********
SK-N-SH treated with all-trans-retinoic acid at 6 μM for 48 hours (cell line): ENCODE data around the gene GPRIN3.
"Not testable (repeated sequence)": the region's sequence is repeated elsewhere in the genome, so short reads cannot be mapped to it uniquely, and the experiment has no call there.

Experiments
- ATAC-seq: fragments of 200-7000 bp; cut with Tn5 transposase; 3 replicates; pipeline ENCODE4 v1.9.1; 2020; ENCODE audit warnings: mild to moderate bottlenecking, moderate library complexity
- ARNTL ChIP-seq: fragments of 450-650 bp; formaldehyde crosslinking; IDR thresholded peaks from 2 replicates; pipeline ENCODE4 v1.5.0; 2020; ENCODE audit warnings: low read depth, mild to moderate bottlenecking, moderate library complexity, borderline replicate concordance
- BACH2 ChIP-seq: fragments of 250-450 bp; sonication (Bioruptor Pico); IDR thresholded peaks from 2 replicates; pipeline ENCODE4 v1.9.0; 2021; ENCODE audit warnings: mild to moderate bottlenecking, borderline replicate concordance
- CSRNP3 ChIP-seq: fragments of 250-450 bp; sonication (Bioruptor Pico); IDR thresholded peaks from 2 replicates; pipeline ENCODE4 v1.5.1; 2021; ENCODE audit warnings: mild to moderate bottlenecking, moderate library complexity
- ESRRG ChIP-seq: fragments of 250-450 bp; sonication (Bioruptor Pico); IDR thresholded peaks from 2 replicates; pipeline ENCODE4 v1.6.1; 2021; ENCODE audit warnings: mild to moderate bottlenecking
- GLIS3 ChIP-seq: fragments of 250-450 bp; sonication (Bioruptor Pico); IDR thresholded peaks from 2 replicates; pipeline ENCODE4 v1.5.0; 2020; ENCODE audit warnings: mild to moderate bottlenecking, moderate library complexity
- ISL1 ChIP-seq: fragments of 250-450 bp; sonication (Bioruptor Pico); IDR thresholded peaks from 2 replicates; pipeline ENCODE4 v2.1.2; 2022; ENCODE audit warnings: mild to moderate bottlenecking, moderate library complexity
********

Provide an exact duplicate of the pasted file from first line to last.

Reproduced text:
SK-N-SH treated with all-trans-retinoic acid at 6 μM for 48 hours (cell line): ENCODE data around the gene GPRIN3.
"Not testable (repeated sequence)": the region's sequence is repeated elsewhere in the genome, so short reads cannot be mapped to it uniquely, and the experiment has no call there.

Experiments
- ATAC-seq: fragments of 200-7000 bp; cut with Tn5 transposase; 3 replicates; pipeline ENCODE4 v1.9.1; 2020; ENCODE audit warnings: mild to moderate bottlenecking, moderate library complexity
- ARNTL ChIP-seq: fragments of 450-650 bp; formaldehyde crosslinking; IDR thresholded peaks from 2 replicates; pipeline ENCODE4 v1.5.0; 2020; ENCODE audit warnings: low read depth, mild to moderate bottlenecking, moderate library complexity, borderline replicate concordance
- BACH2 ChIP-seq: fragments of 250-450 bp; sonication (Bioruptor Pico); IDR thresholded peaks from 2 replicates; pipeline ENCODE4 v1.9.0; 2021; ENCODE audit warnings: mild to moderate bottlenecking, borderline replicate concordance
- CSRNP3 ChIP-seq: fragments of 250-450 bp; sonication (Bioruptor Pico); IDR thresholded peaks from 2 replicates; pipeline ENCODE4 v1.5.1; 2021; ENCODE audit warnings: mild to moderate bottlenecking, moderate library complexity
- ESRRG ChIP-seq: fragments of 250-450 bp; sonication (Bioruptor Pico); IDR thresholded peaks from 2 replicates; pipeline ENCODE4 v1.6.1; 2021; ENCODE audit warnings: mild to moderate bottlenecking
- GLIS3 ChIP-seq: fragments of 250-450 bp; sonication (Bioruptor Pico); IDR thresholded peaks from 2 replicates; pipeline ENCODE4 v1.5.0; 2020; ENCODE audit warnings: mild to moderate bottlenecking, moderate library complexity
- ISL1 ChIP-seq: fragments of 250-450 bp; sonication (Bioruptor Pico); IDR thresholded peaks from 2 replicates; pipeline ENCODE4 v2.1.2; 2022; ENCODE audit warnings: mild to moderate bottlenecking, moderate library complexity